• Center for Advanced Technology
    • Chapin Middle School
  • Newberry High School
    • Little Angels Day Care
  • Wightman UM Church
    • Little Mountain School*
    • Mid-Carolina High School*
    • Mid-Carolina Middle School*
    *Note: Refer to Parent Information Brochure on Critical Incidents, distributed by Newberry County Schools.

What Do I Need to Know?

  • Know your PAZ and assigned Reception Center in an evacuation.  
  • If a parent of school children, know your child’s school assigned Reception Center if told to evacuate.

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Follow Instructions

If Your Protective Action Zone is Told to Evacuate:

  • Stay calm - review your emergency plan. In an event, you will have time to take necessary action. 
  • Turn on local radio or TV station(s). 
  • Grab your emergency kit. Grab all essentials for you, your family, and pet(s), You may be away from home for several days.
  • Keep up to date and listen to instructions. Ensure your phone is enabled to receive emergency alerts and listen to local radio or TV for information and potential actions to take to keep you safe.
  • Limit telephone use to emergencies only, keep the lines open for official use.
  • Check on family and friends who may need assistance.
  • Know your children’s school emergency plan. Review emergency school plan(s) and procedure(s) each school year.
  • Secure your home and turn off appliances. Lock doors and windows. Turn off appliances (except refrigerator and freezer) 
  • Tie a white handkerchief or cloth to door or mailbox. This indicates to authorities that you have left your home.
  • Drive safely to your Reception Center. If directed, report to your assigned Reception Center for contamination monitoring and other potential protective actions. Close windows, vents, and turn off air conditioner and heater.
  • If registered as an individual needing evacuation assistance, wait for instructions from your locality.
  • Return home when directed. When the emergency has ended, emergency officials will provide instructions for returning home.
  • Questions during an emergency and for more information, contact SC 2-1-1 and/or visit the SCEMD website. 

If Your Protective Action Zone is Told to Shelter-in-Place:

  • Stay calm – stay inside. Stay in the middle of the building, as much as possible, and close all windows and doors. Prepare to stay inside for at least three days.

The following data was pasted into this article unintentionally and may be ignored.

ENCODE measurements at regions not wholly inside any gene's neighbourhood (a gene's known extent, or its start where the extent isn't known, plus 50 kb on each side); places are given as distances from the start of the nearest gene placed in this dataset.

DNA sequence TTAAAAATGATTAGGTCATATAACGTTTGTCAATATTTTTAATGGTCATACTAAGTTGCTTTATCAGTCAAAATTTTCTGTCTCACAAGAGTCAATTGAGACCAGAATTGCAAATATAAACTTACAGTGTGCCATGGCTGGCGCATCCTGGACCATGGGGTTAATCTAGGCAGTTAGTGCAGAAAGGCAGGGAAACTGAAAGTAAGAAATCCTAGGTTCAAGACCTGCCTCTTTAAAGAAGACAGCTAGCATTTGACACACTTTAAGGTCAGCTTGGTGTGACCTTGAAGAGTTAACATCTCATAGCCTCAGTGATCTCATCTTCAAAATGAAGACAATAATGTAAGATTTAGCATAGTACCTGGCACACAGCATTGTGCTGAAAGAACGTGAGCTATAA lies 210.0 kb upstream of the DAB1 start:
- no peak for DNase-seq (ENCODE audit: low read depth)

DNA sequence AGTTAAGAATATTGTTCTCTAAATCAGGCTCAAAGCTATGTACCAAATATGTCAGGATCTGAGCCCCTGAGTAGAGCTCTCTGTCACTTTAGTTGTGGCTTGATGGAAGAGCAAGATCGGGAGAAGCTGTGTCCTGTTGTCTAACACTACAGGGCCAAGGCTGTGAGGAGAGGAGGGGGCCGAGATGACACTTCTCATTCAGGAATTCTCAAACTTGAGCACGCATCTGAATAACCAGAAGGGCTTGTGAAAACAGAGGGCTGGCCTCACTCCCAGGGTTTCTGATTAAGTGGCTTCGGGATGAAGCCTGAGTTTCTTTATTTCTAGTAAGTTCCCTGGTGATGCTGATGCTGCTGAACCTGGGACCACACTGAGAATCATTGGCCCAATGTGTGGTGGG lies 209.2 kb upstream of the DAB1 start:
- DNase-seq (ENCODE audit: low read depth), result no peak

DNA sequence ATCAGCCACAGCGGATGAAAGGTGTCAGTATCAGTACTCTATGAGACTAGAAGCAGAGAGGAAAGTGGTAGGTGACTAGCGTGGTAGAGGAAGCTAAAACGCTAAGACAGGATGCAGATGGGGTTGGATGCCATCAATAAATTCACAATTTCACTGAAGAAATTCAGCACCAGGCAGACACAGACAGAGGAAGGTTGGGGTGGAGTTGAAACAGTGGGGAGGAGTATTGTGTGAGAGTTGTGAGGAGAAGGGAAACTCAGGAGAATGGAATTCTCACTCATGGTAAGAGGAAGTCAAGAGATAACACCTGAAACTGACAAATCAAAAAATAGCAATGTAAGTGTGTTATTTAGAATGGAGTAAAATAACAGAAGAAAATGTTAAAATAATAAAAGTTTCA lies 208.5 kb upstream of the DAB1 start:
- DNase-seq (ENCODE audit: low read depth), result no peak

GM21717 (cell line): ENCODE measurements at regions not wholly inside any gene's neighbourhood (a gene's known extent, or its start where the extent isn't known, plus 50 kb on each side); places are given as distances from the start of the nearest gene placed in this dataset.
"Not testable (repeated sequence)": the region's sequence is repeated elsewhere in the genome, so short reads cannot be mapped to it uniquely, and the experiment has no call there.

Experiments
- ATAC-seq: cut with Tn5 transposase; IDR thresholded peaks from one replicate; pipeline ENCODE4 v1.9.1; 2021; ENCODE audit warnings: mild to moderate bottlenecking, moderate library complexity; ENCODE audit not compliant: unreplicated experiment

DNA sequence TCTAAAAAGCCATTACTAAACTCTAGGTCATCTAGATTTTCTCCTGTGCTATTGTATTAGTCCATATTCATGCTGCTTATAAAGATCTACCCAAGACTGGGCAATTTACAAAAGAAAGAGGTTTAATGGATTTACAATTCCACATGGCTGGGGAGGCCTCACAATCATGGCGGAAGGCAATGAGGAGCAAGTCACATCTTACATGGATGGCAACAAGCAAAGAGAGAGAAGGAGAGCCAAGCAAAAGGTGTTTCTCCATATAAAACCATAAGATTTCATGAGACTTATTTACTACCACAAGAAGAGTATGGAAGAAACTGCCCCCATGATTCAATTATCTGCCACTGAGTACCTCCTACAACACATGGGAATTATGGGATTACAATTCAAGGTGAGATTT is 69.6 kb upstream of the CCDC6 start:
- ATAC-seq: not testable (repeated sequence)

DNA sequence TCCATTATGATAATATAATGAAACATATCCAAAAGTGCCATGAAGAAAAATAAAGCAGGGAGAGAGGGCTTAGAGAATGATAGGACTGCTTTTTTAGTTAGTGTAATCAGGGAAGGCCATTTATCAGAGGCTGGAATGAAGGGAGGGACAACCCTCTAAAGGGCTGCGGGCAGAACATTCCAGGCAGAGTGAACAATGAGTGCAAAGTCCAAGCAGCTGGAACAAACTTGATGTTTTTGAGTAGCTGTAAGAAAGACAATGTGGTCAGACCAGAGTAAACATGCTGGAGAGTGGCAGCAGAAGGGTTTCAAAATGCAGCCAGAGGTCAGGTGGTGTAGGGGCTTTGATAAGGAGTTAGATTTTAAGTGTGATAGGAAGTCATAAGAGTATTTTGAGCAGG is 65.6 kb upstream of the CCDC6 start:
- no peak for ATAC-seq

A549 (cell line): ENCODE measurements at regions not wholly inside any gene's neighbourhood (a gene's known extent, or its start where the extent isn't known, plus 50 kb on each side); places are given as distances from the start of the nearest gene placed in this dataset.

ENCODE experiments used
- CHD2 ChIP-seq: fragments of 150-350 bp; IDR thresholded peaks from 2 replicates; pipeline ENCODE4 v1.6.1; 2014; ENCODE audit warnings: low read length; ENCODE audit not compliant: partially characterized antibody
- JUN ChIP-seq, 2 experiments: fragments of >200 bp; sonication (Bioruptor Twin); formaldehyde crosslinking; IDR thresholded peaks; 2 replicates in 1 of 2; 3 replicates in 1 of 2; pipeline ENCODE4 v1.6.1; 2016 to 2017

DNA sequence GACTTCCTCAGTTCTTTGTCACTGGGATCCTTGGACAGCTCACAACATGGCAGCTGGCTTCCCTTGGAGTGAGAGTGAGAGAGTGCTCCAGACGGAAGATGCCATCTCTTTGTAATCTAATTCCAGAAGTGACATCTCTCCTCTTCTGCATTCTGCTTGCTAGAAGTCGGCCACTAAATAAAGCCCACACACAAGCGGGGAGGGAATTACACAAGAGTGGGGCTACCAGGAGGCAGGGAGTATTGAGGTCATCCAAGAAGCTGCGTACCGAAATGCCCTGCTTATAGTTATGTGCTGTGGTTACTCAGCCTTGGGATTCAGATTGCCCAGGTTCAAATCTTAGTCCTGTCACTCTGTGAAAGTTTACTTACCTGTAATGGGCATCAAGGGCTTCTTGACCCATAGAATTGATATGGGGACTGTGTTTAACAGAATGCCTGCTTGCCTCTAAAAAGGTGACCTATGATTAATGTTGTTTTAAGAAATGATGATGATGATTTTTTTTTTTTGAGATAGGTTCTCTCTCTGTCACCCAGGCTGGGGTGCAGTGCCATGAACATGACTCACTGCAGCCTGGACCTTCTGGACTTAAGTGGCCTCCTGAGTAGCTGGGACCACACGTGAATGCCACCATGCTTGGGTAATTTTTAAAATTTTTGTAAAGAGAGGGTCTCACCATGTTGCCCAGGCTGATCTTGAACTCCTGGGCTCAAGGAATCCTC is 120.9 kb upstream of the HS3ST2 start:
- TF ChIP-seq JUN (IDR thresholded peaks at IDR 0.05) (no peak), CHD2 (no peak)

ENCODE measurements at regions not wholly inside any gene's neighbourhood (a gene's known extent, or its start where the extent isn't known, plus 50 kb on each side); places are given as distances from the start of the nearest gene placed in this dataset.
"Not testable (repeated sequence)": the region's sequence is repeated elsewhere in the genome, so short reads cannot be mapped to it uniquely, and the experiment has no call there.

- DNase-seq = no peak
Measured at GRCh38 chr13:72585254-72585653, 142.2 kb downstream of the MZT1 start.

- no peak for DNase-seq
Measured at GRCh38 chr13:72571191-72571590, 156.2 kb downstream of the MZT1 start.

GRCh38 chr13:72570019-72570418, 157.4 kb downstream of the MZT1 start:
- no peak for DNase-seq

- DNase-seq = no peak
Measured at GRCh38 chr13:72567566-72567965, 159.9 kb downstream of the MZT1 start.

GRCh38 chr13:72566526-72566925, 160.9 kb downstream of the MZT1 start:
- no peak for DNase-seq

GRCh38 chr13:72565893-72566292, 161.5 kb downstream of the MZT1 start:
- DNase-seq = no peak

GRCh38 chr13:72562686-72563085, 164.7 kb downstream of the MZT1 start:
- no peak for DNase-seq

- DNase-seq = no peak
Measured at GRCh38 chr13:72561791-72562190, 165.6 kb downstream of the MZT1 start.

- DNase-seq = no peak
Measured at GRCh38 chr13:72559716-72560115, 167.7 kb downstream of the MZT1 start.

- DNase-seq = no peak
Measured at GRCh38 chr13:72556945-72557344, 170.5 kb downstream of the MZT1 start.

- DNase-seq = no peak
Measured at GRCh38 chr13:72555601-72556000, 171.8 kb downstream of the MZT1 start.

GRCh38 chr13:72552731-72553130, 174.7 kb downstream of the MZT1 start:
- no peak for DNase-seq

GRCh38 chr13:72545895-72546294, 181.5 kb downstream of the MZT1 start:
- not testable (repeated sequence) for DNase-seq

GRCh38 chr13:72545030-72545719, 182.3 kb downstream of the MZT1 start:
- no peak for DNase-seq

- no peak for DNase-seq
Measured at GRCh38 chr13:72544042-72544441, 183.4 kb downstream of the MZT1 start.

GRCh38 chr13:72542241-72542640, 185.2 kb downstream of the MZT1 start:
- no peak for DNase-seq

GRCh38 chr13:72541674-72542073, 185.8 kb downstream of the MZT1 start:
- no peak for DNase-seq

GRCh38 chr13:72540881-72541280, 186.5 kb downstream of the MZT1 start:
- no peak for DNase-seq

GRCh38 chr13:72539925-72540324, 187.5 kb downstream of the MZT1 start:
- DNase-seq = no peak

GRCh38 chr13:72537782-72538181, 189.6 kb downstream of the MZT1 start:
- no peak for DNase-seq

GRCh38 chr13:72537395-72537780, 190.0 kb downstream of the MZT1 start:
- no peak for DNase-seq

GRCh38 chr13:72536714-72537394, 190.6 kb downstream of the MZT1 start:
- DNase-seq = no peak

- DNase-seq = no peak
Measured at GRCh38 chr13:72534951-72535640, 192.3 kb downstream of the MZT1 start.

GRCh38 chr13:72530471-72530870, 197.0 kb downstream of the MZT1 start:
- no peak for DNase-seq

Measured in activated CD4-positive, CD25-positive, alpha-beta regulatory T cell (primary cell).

• If driving, close windows and vents and turn off air conditioner and heater. 
  • Bring pets and livestock inside. Plan for at least three days. 
  • Close all windows and doors, and turn off all devices that draw outside air, if possible. You can use fans or heating devices inside the home to keep warm or cool.   
  • Close chimney flues when possible.
  • Keep informed and listen to instructions. Continue to monitor local radio or TV and follow instructions. Do not evacuate unless directed.   
  • Limit telephone use to emergencies only, keep the lines open for official use.
  • Questions during an emergency and for more information, contact SC 2-1-1 and/or visit the SCEMD website.

Take Potassium Iodide (KI) If Recommended

Not every radiological emergency will result in the release of radiation. Potassium iodide, also known as KI, is a form of iodine. KI is used as a supplemental protective action. KI helps protect your thyroid gland if there is a chance you might be exposed to a harmful amount of radiation. A 2-day supply of KI tablets is provided at no cost to residents living or working within the 10-mile area around V.C. Summer Nuclear Station by the South Carolina Department of Health and Environmental Control (SCDHEC).  

To obtain your 2-day KI supply, go to your local SCDHEC county public health department and bring some form of identification or paperwork that shows you live or work within the 10-mile area of V.C. Summer Nuclear Station (no appointment necessary):

  • Fairfield County Health Department 
    1136 Kincaid Bridge Rd.; Winnsboro, SC 29180
  • Lexington County Health Department  
  • 1070-B South Lake Dr.; Lexington, SC 29073 
  • Newberry County Health Department
  • 2111 Wilson Rd.; Newberry, SC 29108
  • Richland County Health Department
  • 2000 Hampton St.; Columbia, SC 29204
Residents living outside the 10-mile area can purchase KI tablets from their personal pharmacy.

If Ki is recommended in an emergency, it is Important to follow exact dosing, which can be found on SCDHEC KI Fact Sheet. Especially in young children and infants, giving too much KI can cause more serious side effects and health issues.

Visit SCDHEC’s Radiation, Nuclear Safety webpage for more information on radiation, KI, and South Carolina’s Department of Health and Environmental Control’s Nuclear Response and Emergency Environmental Surveillance section, or call 1-844-723-7377.